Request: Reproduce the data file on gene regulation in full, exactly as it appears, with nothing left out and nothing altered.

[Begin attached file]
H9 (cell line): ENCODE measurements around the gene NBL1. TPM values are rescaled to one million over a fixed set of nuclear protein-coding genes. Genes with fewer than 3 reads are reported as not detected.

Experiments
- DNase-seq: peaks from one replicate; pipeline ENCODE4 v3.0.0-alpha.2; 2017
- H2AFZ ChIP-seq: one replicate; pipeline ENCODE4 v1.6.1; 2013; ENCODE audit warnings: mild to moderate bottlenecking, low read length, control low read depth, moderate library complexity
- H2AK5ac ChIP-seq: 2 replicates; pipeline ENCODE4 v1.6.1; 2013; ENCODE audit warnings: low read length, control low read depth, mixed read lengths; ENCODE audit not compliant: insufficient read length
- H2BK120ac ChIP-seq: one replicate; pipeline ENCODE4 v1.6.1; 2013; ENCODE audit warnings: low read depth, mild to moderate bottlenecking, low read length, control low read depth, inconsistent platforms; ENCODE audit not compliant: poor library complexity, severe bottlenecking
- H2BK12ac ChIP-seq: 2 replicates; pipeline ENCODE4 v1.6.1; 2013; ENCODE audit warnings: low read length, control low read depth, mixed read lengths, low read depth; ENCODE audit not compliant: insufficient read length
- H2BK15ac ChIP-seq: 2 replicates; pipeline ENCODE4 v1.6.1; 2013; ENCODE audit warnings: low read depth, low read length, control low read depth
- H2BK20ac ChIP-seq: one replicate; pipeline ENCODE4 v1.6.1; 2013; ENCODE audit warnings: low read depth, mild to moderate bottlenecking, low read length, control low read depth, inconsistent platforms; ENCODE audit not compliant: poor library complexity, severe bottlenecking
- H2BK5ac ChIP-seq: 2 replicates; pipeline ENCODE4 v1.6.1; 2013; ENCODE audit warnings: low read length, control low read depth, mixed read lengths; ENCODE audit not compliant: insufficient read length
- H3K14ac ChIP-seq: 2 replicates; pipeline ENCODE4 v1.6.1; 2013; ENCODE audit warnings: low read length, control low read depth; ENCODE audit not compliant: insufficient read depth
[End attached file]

H9 (cell line): ENCODE measurements around the gene NBL1. TPM values are rescaled to one million over a fixed set of nuclear protein-coding genes. Genes with fewer than 3 reads are reported as not detected.

Experiments
- DNase-seq: peaks from one replicate; pipeline ENCODE4 v3.0.0-alpha.2; 2017
- H2AFZ ChIP-seq: one replicate; pipeline ENCODE4 v1.6.1; 2013; ENCODE audit warnings: mild to moderate bottlenecking, low read length, control low read depth, moderate library complexity
- H2AK5ac ChIP-seq: 2 replicates; pipeline ENCODE4 v1.6.1; 2013; ENCODE audit warnings: low read length, control low read depth, mixed read lengths; ENCODE audit not compliant: insufficient read length
- H2BK120ac ChIP-seq: one replicate; pipeline ENCODE4 v1.6.1; 2013; ENCODE audit warnings: low read depth, mild to moderate bottlenecking, low read length, control low read depth, inconsistent platforms; ENCODE audit not compliant: poor library complexity, severe bottlenecking
- H2BK12ac ChIP-seq: 2 replicates; pipeline ENCODE4 v1.6.1; 2013; ENCODE audit warnings: low read length, control low read depth, mixed read lengths, low read depth; ENCODE audit not compliant: insufficient read length
- H2BK15ac ChIP-seq: 2 replicates; pipeline ENCODE4 v1.6.1; 2013; ENCODE audit warnings: low read depth, low read length, control low read depth
- H2BK20ac ChIP-seq: one replicate; pipeline ENCODE4 v1.6.1; 2013; ENCODE audit warnings: low read depth, mild to moderate bottlenecking, low read length, control low read depth, inconsistent platforms; ENCODE audit not compliant: poor library complexity, severe bottlenecking
- H2BK5ac ChIP-seq: 2 replicates; pipeline ENCODE4 v1.6.1; 2013; ENCODE audit warnings: low read length, control low read depth, mixed read lengths; ENCODE audit not compliant: insufficient read length
- H3K14ac ChIP-seq: 2 replicates; pipeline ENCODE4 v1.6.1; 2013; ENCODE audit warnings: low read length, control low read depth; ENCODE audit not compliant: insufficient read depth